Author Interview: Louise Wise

Eden 1


What’s your story? How did you get into writing?
Like most authors I’ve been writing stories since I was small, but I never thought I’d become a writer. I certainly was never encouraged by teachers or family. I wrote my first book when I was twelve, and handmade the cover with felt-tip pens. I called it Charlie’s School Girls. Sounds pornish, but at the time, Charlie’s Angels was on the TV (I fancied myself as Cheryl Ladd’s character) and I was mad about them.

That’s when I knew I had a passion for writing, I wasn’t very good at it, but loved it.

Growing up I carried on writing but didn’t know anything about agents or publishing houses. Back then, with no Internet I was very much on my own. Then I wrote a letter to an agony aunt (the late Claire Rayner for those in the UK) spilling my woes and she wrote a lovely hand-written letter back and directed me to the Writers’ Handbook. From that, I took on-board all the advice it offered and subbed out my work until, in my late twenties, an agent from Darley Anderson took an interest in my latest-at-the-time-novel, Eden. It made it to a senior agent’s desk!

Sadly, they couldn’t place it with a publisher and I was back on my own. But it gave me a boost. Someone had taken me seriously, and someone had seen the writer me. I put Eden to one-side and began writing more, concentrating on the M&B market until someone there told me my writing was too ‘gritty’ for their house style. Then the eBook revolution too off and I dusted off Eden, gave it a fresh edit and sparkling cover and let Amazon publish it.

What advice do you have for aspiring authors?
Don’t publish your first book. Nobody wants to read ‘Charlie’s School Girls’ (see above). Trust me, it’s awful.

What are you working on now?
Even though Eden was a stand-alone novel, I had such a good response that I wrote book 2, and I’m editing it at the moment. It’s untitled and I’m asking people to help me come up with a title (or the inspiration for one), and those I use I will add their name and book in the acknowledgments once it’s published. All they have to do is leave their name, email and, of course, the title, in the comments section of my Eden blog.

What has been the most challenging part of publishing or marketing your book?
All of it! The work one has to do just to keep on the raft in a sea of indie writers is SO challenging. I regularly fall off, but climb right back on. I think I spend more time promoting than writing and it’s something I need to change.
What has been your favorite part?

It’s got to be having your shiny new book in your hands and seeing it for the first time. It’s also cyber meeting other writers and knowing they understand exactly what I am going through. Mention BBA or sock puppet to anyone outside the writer world and you’ll be met with a blank state, mention it to a writer and you’ll be chatting for hours!

Who are your favorite authors?
My indie favourites are Patrick Fox and Brea Brown. The traditional authors I enjoy are Sophie Kinsella for a light read and Dean Koontz for when I want something darker.

What gave you the idea for your current work?
I’m sort of writing two books (Eden 2 and a paranormal chick lit). I had the idea for Eden 2 last year while on holiday in Spain, and wrote it in two months once I was home. The paranormal chick lit I began writing two years ago, and seeing how fast I wrote Eden (using the Nanowrimo technique) I stopped faffing about and have now finished writing it.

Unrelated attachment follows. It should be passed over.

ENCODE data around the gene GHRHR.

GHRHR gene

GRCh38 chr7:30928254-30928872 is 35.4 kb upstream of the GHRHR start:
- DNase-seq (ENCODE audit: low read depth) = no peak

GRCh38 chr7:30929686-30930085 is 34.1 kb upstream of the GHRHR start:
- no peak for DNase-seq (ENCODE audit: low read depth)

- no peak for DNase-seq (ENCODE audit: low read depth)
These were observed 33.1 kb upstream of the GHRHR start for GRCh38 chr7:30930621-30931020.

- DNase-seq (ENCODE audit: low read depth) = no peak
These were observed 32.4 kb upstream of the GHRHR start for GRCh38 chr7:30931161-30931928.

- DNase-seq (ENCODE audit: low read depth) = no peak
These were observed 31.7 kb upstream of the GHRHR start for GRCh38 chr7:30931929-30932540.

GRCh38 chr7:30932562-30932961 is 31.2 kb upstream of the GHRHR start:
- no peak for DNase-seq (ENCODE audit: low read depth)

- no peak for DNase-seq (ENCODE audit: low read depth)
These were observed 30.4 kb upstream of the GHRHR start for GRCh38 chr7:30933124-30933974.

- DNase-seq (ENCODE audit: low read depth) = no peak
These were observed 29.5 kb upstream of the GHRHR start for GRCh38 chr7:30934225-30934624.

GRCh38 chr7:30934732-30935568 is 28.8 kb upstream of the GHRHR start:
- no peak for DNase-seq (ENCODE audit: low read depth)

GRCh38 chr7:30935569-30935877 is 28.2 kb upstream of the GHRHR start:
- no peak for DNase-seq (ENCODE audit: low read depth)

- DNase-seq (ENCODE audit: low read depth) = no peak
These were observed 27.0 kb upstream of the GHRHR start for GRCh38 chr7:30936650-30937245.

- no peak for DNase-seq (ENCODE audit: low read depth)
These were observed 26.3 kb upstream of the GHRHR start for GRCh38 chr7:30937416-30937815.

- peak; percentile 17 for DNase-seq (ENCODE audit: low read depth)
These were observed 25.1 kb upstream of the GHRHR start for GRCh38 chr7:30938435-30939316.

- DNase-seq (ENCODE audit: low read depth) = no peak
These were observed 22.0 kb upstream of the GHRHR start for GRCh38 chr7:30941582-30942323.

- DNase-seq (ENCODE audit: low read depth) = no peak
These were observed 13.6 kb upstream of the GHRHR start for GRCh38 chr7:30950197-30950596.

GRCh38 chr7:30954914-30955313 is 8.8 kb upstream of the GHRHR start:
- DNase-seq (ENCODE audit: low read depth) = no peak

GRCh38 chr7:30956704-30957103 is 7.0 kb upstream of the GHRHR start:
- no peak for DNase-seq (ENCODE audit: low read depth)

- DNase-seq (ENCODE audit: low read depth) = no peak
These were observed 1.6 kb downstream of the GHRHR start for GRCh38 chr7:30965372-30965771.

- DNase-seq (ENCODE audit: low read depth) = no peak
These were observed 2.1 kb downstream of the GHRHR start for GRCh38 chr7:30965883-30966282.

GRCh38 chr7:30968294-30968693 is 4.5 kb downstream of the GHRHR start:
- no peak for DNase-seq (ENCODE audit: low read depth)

If you could be any character in the book, which one would you be?
In Eden 2 there aren’t many characters (Jenny is an astronaut and has been abandoned on a planet she was exploring). I couldn’t be her. I like my home comforts too much. In my paranormal chick lit my character has gone back in time to relive her past but not as herself. She’s in the body of people that were important to her as a child. So she would be a good character to become, it’d be interesting to see how others see you.

What other books have you written and/or are working on for the future?
I have two chick lit novels: A Proper Charlie is a light-hearted novel written for the beach (pick up, put down. The Fall of the Misanthrope is a little darker, and although there are laughs galore, it has the undercurrent theme of the taboo issue of mental health problems.

For the future, I’m thinking of a series based on my Eden books. It’ll have nothing to do with the main characters. The books will have their own characters and be separate from Eden 1 and 2, and based on Earth not another fictional planet.

What’s your favorite quote?
I don’t think I have one. I see a lot pop up on Facebook and the one that made me smile recently was: regular naps prevent old age, especially if you take them while driving.

What’s your favorite supernatural creature?
The Unicorn because of their beauty.

About Eden

Somewhere with no way of getting home

Imagine being stranded

No telephone, no computer, no shelter

No food

Now imagine the place you’re stranded in another planet

And then you realise you’re not alone after all . . .

Beauty and the Beast for grownups

The fairy tale you never grown out of.

About Louise

Bio: Louise Wise is a blogger as well as a writer of romance. Her blog WWBB (Wise Words Book Blogger) regularly features authors of differing genres and she’s developing a library of indie writers on Pinterest called Book Junkies:

Her ‘real’ job is a pharmacist technician where she dispenses medicine to the masses. She has four titles published: Eden – a sci-fi romance. A Proper Charlie – a chick lit. The Fall of the Misanthrope: I bitch, therefore I am – a dark chick lit. So you Want an Author Platform is a non-fiction novella.

UK: Misanthrope:

Com: Misanthrope:


Leave a Reply

Your email address will not be published. Required fields are marked *

CommentLuv badge